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Comparison of radar sensors for indoor human localization

Carmelo Pirosa

Comparison of radar sensors for indoor human localization.

Rel. Luciano Lavagno, Mihai Teodor Lazarescu. Politecnico di Torino, Corso di laurea magistrale in Mechatronic Engineering (Ingegneria Meccatronica), 2022

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In the last decades, the growth of the GPS usage in many fields for outdoor localization has led to a higher demand of systems for indoor human localization for many fields of application, like home security or safety and healthcare. Creating an indoor localization system presents numerous challenges due to several characteristics that vary in every considered environment, such as room dimension, roof height, or furniture type and location. The recent improvements in the computer vision field given by machine learning algorithms can provide a possible solution to this problem, by using optical cameras that are able to follow human movements. Still, such systems have many problems: privacy, cost, clear line-of-sight need. The aim of this thesis work is to investigate the indoor localization techniques using two radar sensors with different frequency bands, in order to obtain a human tracking system with the lowest possible error. The two devices utilized are commercial evaluation kits, complete with the microcontroller needed to process the measured signals, in order to provide to the host information in terms of human target(s) detected in the area covered by the sensor and some parameters associated to such target(s). The first device is the DEMO Position2GO provided by Infineon, based on the 24 GHz transceiver chipset (BGT24MTR12) and the ARM® Cortex™-M4 XMC4700 microcontroller, while the second radar is the IWR6843ISK by Texas Instruments, based on the 60-64 GHz transceiver chip (IWR6843) and the processor sub-system, composed by the Digital Signal Processor (DSP) sub-system (C674X DSP) and main processor system (ARM® Cortex™-R4F microcontroller). The main challenge of the work was to find the best sensor configurations and to improve the obtained measurements via post-processing to reduce the errors for the three tested environments: a) Laboratory, a small room where the measurement area is surrounded by furniture; b) Corridor, an empty large indoor area inside the university building; c) Terrace, an empty outdoor terrace at the top of the university building. Ideally, a good sensor should provide measurements that reflect closely the real movement of the target person, have a high self-consistency, e.g., the device should report the same coordinates each time the person is in the same position at different times, and the measurements should accurately reflect the dynamics of the movement of a human body. The obtained results are evaluated with specific metrics and allow us to evaluate the best sensor configurations to obtain a good accuracy between real and measured positions and a good sensor self-consistency. The quality of the sensor measurements is improved in this work via error minimization performed on the quality metrics. These findings can be further improved using more advanced post-processing algorithms, including for instance machine learning algorithms. In addition, the relatively low price, the multiple-choice of commercial solutions, and the relative ease of implementation of human localization and tracking systems based on such devices in various existing indoor environments demonstrate that the radar technology can be a good candidate for Indoor human localization systems.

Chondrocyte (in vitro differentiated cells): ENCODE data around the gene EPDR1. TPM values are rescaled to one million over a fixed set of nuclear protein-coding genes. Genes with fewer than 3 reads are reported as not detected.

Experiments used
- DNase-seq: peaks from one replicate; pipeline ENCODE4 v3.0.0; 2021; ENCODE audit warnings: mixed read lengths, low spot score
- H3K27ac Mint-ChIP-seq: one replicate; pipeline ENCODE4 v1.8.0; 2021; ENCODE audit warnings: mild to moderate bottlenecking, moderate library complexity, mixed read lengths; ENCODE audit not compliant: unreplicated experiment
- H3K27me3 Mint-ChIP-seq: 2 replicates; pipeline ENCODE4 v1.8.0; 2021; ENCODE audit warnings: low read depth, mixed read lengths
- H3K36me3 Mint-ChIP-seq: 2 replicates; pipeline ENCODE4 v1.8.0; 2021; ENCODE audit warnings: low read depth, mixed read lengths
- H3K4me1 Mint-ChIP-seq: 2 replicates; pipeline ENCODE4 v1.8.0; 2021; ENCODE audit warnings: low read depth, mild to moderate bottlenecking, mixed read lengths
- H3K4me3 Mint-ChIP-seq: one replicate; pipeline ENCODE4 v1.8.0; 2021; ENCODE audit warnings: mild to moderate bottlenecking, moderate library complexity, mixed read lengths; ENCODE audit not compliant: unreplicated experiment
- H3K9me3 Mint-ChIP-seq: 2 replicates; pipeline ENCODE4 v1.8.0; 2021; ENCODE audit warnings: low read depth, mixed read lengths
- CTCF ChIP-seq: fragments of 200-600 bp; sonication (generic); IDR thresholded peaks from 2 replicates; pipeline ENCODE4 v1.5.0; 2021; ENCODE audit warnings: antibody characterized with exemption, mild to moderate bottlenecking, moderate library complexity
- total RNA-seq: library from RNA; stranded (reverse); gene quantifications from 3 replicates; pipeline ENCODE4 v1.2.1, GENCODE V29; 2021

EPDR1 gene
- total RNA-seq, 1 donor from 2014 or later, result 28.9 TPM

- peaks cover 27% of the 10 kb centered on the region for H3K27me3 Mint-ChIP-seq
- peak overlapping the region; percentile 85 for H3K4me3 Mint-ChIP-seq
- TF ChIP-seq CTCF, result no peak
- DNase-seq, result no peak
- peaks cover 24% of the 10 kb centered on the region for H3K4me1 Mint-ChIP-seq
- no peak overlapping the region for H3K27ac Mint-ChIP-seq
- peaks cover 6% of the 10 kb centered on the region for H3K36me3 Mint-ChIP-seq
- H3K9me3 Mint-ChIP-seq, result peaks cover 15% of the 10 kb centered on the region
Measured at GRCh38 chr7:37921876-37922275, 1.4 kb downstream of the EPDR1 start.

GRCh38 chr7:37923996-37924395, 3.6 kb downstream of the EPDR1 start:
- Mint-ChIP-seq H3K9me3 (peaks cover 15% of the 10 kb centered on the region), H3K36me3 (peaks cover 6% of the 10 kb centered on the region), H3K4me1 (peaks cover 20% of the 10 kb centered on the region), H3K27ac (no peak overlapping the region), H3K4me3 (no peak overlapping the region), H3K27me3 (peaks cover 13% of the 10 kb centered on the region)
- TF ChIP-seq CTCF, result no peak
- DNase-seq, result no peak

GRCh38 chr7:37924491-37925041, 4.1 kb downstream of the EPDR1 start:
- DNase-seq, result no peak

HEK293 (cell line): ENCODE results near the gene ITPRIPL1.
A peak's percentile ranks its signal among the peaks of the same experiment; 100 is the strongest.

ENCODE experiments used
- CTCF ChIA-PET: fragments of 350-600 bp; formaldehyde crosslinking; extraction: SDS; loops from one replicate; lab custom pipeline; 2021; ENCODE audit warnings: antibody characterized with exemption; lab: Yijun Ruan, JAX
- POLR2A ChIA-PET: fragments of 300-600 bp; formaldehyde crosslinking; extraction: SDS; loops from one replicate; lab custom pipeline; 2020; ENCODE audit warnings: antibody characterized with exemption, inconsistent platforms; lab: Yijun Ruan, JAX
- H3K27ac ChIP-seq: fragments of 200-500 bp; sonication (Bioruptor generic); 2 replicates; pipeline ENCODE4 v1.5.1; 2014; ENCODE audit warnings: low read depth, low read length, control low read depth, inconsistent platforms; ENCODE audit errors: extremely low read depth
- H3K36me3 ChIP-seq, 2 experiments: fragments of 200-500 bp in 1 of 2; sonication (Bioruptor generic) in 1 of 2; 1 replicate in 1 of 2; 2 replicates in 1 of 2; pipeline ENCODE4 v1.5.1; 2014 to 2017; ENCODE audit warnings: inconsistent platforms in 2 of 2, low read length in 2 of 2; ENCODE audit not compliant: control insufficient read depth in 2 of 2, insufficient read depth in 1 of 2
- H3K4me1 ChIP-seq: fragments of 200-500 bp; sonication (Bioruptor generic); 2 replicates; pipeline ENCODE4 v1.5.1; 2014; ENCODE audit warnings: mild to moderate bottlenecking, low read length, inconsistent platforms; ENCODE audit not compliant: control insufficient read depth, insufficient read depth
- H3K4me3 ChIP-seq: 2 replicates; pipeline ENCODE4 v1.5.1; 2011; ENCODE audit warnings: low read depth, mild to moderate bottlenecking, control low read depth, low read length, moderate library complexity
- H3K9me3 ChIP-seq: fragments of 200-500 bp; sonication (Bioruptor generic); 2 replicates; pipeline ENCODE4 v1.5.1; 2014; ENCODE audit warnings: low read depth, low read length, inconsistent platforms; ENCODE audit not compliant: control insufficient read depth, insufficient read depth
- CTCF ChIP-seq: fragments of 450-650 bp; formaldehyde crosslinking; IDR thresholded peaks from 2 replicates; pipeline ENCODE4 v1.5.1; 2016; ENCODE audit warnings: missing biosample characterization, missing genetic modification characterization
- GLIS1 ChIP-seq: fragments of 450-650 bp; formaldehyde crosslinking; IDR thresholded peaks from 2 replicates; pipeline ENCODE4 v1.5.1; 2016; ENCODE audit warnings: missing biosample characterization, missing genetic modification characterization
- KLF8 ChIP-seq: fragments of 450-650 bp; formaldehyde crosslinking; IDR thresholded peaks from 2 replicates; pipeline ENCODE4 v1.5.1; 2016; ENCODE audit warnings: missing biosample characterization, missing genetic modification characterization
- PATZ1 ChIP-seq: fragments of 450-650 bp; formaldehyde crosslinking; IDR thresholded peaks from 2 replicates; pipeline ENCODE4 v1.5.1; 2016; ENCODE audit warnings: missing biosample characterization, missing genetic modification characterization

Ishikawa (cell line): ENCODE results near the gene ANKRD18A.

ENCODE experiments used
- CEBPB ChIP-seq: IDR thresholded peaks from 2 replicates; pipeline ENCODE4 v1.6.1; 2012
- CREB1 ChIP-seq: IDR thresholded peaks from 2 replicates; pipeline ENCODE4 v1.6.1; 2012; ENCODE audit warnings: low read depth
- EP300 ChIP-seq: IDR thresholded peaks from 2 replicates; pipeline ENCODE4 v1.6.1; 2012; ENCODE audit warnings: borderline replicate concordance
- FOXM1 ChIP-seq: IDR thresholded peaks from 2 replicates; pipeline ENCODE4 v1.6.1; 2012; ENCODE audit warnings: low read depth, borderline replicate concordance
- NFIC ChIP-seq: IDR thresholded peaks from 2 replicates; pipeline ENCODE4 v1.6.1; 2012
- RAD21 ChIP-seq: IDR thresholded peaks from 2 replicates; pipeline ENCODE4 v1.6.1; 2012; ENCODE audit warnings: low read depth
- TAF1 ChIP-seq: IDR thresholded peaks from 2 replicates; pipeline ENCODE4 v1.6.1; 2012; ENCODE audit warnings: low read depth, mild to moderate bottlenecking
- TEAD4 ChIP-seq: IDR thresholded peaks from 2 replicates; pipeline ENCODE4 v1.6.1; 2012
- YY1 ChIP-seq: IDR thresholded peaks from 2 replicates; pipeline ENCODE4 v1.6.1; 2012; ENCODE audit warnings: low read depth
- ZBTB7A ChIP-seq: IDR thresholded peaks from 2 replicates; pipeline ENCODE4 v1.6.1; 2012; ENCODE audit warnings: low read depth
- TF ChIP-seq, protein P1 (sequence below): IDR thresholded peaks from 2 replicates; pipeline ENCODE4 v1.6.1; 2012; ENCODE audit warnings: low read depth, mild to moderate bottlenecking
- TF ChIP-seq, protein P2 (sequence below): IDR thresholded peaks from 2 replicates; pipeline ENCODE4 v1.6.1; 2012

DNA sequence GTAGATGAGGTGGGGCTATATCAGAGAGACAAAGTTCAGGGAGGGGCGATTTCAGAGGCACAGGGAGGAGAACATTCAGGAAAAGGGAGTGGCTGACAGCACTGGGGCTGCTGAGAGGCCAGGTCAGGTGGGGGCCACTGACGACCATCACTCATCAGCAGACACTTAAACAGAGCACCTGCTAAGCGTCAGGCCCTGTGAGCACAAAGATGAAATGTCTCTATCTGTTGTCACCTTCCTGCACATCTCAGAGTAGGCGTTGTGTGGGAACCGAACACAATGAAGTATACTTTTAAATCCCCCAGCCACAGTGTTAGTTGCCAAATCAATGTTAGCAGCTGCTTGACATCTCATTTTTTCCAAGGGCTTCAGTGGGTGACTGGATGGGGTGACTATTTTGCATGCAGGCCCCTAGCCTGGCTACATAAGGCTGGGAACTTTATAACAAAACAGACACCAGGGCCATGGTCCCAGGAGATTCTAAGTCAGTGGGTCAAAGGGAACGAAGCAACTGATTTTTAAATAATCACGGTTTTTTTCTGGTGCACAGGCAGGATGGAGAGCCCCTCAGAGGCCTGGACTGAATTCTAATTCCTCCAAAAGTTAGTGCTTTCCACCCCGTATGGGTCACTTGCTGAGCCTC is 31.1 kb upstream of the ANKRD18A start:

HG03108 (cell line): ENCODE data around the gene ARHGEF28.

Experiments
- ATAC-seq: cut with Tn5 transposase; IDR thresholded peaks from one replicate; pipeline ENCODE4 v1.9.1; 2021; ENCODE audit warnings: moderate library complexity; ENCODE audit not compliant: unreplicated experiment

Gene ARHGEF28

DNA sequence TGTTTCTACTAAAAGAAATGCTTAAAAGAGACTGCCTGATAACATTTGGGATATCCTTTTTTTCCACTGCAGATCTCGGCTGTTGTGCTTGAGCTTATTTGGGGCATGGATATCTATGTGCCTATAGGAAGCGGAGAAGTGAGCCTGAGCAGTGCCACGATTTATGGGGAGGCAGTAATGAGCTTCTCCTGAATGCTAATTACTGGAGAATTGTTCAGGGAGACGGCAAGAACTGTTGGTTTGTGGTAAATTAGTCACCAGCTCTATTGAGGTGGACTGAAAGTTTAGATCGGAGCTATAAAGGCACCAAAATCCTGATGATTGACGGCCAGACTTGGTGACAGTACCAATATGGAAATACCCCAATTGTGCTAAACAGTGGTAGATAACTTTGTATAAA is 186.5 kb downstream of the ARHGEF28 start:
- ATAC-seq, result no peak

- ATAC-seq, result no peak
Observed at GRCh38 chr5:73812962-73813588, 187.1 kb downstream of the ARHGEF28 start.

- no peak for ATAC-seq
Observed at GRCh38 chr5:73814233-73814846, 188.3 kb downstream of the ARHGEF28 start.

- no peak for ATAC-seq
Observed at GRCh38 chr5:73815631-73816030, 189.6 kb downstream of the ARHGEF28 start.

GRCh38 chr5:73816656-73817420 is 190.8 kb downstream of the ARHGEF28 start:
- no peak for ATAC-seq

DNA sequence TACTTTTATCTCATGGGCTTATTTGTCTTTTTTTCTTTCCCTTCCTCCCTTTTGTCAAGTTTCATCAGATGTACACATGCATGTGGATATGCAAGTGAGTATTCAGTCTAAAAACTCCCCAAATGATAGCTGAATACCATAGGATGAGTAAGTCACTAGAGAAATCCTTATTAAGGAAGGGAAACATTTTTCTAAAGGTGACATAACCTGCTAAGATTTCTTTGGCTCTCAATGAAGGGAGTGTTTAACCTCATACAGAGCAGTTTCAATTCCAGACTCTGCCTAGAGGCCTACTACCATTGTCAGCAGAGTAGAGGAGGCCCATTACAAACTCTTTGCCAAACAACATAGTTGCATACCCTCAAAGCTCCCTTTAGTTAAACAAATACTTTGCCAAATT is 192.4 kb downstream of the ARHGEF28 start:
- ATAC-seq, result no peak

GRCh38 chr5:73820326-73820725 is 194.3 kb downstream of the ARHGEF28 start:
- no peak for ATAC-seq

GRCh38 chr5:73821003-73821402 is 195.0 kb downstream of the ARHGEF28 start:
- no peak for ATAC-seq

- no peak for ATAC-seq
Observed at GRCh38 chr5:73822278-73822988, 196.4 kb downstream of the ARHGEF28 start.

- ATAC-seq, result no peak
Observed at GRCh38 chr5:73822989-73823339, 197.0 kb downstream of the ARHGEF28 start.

Relators: Luciano Lavagno, Mihai Teodor Lazarescu
Academic year: 2021/22
Publication type: Electronic
Number of Pages: 123
Corso di laurea: Corso di laurea magistrale in Mechatronic Engineering (Ingegneria Meccatronica)
Classe di laurea: New organization > Master science > LM-25 - AUTOMATION ENGINEERING
Aziende collaboratrici: UNSPECIFIED
URI: http://webthesis.biblio.polito.it/id/eprint/23657
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